2) Computational time for HC-AECS: HC-AECS consumes much less computation time as compared to HCDDTW and HC with raw time-series data due to compact representation and specific distance measure. HC-DDTW requires a lot of computation power as performing DTW between two time-series of sequence length n takes O(n2) time. So, time taken for finding DTW between every pair of time-series reaches quadratic time complexity. On the other hand, all the distance measures used in our algorithm take lesser time to find similarity between two time-series. FIGS. 8A and 8B depicts comparison of computation time for HCs generated using the system of FIG. 1 and benchmark HC algorithms, in accordance with some embodiments of the present disclosure. FIG. 8B presents comparisons of computing time among HCDDTW, HC-L and HC-AECS all methods exploiting hierarchical clustering approaches. Here per instance cluster time is computed for the algorithms, which is total time taken divided by number of instances in the dataset. The time required by HC-AECS can be divided into three parts: (a) time required to get AECS:(taecs), (b) time required for clustering(tc), (c) time taken to choose best distance metric(tv). FIG. 8A depicts computing time difference between epoch 10 and epoch 30. From the results, it can be observed that the computation time required for HC-AECS (disclosed method) is approximately 27 times less than HC-DDTW. The time difference becomes more apparent in comparatively larger datasets like Adiac where HC-AECS performs almost 47 times faster than HC-DDTW. At the same time, taecs does not vary significantly even with increase in epochs.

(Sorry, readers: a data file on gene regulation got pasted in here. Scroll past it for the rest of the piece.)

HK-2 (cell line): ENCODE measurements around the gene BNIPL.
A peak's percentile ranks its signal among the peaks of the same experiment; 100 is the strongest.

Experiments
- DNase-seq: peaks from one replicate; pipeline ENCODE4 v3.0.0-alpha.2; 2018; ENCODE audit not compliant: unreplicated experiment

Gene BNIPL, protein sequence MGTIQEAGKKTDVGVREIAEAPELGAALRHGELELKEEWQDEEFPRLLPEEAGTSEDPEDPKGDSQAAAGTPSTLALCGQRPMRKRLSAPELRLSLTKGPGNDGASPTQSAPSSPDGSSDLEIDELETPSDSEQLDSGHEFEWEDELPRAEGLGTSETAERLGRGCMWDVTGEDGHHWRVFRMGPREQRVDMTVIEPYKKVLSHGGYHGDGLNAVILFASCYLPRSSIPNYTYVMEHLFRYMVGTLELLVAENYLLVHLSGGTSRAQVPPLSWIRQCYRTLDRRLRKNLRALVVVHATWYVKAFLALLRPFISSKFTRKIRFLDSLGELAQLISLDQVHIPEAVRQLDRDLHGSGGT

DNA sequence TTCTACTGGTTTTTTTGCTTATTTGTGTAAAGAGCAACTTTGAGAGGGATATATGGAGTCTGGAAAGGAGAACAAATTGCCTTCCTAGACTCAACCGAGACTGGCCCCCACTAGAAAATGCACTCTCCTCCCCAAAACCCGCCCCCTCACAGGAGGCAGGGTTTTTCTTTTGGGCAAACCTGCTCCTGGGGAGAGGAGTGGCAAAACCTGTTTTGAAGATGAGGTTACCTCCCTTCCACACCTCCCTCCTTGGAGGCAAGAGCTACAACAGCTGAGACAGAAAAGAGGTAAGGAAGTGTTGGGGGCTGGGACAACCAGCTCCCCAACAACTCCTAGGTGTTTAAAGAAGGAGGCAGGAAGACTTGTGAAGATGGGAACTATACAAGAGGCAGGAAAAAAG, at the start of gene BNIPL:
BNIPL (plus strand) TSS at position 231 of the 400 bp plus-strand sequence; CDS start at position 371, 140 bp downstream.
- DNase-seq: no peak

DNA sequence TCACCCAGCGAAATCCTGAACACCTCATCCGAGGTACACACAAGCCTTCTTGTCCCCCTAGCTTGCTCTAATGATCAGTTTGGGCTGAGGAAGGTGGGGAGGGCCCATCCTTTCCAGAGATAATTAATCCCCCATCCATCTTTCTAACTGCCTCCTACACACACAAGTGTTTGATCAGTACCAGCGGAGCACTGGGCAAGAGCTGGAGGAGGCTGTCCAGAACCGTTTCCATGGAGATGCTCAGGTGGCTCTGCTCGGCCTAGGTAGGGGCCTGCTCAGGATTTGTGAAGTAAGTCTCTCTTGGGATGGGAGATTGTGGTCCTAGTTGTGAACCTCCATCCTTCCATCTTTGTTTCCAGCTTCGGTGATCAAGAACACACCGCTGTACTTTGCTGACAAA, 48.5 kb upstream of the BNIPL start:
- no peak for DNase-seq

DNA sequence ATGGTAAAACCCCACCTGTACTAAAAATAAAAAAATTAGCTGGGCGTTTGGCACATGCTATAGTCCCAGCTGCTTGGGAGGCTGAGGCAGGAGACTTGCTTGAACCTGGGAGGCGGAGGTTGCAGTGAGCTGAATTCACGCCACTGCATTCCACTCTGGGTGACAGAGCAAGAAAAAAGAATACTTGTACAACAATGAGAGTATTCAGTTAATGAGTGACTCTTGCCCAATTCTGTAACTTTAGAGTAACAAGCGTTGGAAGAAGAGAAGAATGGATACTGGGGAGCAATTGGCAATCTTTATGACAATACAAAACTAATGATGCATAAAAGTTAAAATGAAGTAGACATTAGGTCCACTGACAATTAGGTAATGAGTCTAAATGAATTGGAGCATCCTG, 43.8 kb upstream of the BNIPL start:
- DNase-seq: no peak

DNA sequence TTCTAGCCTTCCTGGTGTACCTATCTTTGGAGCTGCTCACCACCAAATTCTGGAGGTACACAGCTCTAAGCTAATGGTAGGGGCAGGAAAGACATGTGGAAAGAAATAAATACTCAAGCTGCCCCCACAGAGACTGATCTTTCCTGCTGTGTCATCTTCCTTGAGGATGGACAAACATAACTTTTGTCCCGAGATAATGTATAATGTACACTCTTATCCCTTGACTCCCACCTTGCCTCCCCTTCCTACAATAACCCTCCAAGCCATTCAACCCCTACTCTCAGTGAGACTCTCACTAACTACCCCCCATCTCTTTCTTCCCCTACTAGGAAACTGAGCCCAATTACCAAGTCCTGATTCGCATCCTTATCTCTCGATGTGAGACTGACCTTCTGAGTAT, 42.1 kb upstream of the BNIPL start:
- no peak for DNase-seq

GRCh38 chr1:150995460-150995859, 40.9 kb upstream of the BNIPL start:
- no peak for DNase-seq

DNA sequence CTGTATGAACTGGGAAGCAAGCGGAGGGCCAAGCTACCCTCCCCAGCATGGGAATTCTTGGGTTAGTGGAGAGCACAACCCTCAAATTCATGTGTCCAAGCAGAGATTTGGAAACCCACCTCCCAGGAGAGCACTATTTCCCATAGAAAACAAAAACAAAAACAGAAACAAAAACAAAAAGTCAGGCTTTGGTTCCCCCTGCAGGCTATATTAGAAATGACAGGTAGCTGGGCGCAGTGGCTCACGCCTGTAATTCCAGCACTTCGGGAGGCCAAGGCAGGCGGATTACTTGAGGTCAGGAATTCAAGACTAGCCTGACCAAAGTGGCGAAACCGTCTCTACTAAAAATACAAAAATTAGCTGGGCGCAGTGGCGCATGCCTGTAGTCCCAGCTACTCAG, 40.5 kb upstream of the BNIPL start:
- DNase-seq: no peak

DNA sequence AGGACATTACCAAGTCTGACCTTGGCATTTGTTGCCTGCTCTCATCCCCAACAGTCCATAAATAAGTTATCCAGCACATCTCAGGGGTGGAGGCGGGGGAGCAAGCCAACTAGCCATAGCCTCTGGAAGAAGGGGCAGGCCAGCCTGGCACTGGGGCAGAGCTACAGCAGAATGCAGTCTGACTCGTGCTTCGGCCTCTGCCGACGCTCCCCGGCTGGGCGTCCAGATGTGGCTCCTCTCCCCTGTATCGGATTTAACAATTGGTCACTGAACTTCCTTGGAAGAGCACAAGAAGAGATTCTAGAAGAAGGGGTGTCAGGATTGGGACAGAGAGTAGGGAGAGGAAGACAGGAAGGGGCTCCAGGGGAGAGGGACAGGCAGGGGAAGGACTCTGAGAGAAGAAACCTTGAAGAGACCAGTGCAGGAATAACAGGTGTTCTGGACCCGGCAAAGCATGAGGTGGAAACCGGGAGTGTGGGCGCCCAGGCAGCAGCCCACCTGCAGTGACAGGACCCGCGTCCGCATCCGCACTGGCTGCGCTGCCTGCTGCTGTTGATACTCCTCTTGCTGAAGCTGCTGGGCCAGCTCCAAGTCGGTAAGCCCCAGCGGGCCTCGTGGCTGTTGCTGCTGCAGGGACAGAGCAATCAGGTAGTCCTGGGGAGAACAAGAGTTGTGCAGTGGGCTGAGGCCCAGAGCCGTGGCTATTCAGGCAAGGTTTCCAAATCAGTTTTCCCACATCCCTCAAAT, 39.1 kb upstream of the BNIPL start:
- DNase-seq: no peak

3) Analysis on multivariate time-series: HC-AECS on 7 representative multivariate datasets out of 30 from UCR is performed and the results provided by the system 100 were compared with benchmark classification algorithms like 1-NN using Euclidean distance(1NN-ED), dimension-independent DTW(1NN-DTWI) and dimension dependent DTW(1NN-DTWD) as presented in table V.

TABLE V 1-NN Dataset ED DTWI DTWD HC-AECS AtrialFibrillation 0.267 0.267 0.267 0.517 ERing 0.133 0.133 0.133 0.709 FingerMovement 0.550 0.520 0.530 0.500 HandMD 0.278 0.306 0.231 0.539 Handwriting 0.2 0.316 0.286 0.890 Libras 0.833 0.894 0.87 0.863 NATOPS 0.85 0.85 0.883 0.723